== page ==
Ever since Chipotle's self-righteous claim (which isn't even true) that the company was removing genetically modified ingredients from its food because "it doesn't align with [the company's] position," just about every conceivable thing went wrong. It's now a bit of a novelty to find a news day when they haven't poisoned someone.
The company's 2015 timeline reads like something from a Three Stooges episode:
- January 14th The company announced that it was removing pork products from 600 of its restaurants because an internal audit found that one of their suppliers wasn't raising its pigs in accordance with company standards.
- April 26th The company announces that it will stop using any GM food. Officials are quite smug about it: According to Steve Ells, the founder and co-CEO of the company, Just because food is served fast doesn t mean it has to be made with cheap raw ingredients, highly processed with preservatives and fillers and stabilizers and artificial colors and flavors.
What this has to do with GM food is, well ... nothing. It's all hyperbole that, at the very least, suggests that GM fo0d = garbage which is a big scientific n0-no. It's was downhill from there. Karma, anyone?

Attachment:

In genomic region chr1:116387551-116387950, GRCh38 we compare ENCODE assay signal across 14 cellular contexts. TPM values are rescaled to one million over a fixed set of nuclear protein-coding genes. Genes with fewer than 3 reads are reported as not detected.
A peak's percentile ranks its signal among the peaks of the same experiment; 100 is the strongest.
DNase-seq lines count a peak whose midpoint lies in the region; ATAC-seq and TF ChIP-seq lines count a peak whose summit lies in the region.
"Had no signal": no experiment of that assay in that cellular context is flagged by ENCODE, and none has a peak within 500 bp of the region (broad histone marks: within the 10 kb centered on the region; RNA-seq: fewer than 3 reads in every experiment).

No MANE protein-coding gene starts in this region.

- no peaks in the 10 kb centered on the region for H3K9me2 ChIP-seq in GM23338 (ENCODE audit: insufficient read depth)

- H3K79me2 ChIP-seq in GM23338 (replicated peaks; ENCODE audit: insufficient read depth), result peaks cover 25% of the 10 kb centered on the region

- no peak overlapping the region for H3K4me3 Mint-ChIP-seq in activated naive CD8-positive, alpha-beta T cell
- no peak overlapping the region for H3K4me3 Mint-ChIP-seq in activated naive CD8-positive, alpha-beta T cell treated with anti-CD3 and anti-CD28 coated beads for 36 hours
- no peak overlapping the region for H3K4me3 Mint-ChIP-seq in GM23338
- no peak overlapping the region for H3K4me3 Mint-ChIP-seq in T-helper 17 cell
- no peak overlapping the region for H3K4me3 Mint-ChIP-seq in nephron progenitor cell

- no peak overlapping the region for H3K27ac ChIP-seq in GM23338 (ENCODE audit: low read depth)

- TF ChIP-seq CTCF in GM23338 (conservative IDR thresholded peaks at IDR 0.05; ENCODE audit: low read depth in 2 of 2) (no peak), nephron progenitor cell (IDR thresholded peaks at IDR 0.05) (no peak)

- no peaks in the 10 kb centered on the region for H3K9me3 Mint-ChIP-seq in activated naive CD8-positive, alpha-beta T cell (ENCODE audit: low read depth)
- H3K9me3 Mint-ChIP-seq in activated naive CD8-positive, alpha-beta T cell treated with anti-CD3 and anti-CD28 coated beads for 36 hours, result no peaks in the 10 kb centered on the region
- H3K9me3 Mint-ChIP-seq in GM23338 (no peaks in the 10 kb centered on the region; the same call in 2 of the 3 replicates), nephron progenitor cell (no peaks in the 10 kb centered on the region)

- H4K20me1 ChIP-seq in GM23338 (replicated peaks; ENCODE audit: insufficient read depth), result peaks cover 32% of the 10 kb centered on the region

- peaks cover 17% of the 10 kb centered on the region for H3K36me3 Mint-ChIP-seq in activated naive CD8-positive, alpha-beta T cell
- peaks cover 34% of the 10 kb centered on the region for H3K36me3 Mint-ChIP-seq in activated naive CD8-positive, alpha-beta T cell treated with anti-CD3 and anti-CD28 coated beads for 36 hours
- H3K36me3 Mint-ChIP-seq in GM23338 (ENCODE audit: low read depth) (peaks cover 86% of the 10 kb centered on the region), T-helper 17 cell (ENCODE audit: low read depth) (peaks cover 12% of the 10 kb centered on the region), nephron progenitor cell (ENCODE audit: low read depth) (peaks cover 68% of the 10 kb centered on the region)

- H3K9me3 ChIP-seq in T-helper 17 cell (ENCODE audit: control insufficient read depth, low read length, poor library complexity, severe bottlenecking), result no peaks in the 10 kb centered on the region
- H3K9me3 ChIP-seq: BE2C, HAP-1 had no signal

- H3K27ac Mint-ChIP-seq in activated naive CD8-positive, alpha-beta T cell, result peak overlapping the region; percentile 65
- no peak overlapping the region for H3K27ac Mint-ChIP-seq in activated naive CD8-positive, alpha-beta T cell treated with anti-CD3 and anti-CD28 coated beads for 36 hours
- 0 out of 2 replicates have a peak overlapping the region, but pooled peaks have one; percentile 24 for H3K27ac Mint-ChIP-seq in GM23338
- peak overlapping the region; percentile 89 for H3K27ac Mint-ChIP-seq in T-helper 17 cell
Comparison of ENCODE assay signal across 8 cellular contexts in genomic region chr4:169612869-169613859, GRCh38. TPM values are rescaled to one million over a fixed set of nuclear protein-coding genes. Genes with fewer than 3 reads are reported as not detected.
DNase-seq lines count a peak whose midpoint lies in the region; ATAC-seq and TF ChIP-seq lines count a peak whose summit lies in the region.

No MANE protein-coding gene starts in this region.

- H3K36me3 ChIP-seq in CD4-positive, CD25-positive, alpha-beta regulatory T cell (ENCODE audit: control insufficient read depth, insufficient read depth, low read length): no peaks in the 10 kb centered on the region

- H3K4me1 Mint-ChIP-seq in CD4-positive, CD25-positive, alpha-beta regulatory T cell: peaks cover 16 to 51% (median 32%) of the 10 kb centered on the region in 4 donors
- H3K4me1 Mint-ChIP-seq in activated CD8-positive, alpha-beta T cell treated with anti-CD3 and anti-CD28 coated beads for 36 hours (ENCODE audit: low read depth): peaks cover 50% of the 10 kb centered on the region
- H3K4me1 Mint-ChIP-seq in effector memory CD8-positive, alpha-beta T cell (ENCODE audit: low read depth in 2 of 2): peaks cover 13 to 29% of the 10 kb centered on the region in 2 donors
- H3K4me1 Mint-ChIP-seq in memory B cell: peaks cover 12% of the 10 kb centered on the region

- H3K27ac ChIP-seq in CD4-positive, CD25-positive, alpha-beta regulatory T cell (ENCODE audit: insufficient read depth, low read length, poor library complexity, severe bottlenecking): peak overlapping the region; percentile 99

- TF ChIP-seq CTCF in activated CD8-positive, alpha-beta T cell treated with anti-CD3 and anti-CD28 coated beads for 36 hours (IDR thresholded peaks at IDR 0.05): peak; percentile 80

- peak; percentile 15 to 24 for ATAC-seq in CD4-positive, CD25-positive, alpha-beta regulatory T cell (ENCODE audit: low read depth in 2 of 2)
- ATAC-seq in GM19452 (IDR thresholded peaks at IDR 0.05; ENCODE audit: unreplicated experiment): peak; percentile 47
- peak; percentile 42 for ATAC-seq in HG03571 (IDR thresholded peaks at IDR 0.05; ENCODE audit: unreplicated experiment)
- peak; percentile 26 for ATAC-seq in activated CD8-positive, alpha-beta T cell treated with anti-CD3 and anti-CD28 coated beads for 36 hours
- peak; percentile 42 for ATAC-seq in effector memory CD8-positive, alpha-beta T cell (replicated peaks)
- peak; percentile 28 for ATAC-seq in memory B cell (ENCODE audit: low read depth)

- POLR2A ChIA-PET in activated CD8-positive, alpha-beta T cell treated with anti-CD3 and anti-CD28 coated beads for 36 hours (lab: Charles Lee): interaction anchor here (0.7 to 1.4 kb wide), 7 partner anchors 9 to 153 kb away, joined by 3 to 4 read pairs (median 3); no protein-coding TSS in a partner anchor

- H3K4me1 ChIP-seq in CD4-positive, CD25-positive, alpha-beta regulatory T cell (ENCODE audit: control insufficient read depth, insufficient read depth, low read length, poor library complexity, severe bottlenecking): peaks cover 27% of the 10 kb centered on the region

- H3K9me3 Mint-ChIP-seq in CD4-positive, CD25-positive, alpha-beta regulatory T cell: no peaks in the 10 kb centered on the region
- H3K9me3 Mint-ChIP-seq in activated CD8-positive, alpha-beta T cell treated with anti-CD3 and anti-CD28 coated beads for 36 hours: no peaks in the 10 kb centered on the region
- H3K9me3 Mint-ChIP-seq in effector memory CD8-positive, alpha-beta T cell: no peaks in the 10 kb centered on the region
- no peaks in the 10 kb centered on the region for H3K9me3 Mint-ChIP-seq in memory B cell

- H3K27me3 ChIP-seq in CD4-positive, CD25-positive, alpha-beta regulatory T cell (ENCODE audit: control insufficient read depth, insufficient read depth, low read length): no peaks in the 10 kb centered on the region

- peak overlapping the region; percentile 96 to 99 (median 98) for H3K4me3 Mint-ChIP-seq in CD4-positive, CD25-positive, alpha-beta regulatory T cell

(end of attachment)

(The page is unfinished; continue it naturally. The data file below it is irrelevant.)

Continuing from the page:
- September 11th Another cluster of food poison cases in Minnesota is traced back to contaminated tomatoes served in 17 restaurants. This time it is salmonella.
- November 2nd The company shutters 43 restaurants in Oregon and Washington after an E. coli outbreak. The strain is identified as STEC O26, which produces Shiga-toxin.
- November 10th Restaurants in Oregon plan to reopen.
- December 4th The company announces an enhanced food safety program. Just in time. Or maybe not.
- December 8th 80 students became ill after eating at one restaurant. This time the culprit is the highly contagious norovirus, which was probably spread by one employee who worked while sick.
Somehow, the company managed to poison people with three different pathogens over a three-month period. Mighty impressive. But, perhaps more so is that all three are typically transmitted via that fecal-oral route. For a company that is committed to selling "food with integrity," instead of propagating scientific nonsense about GM foods, perhaps it might want to focus on getting its employees to wash their hands, and stay home when they are ill.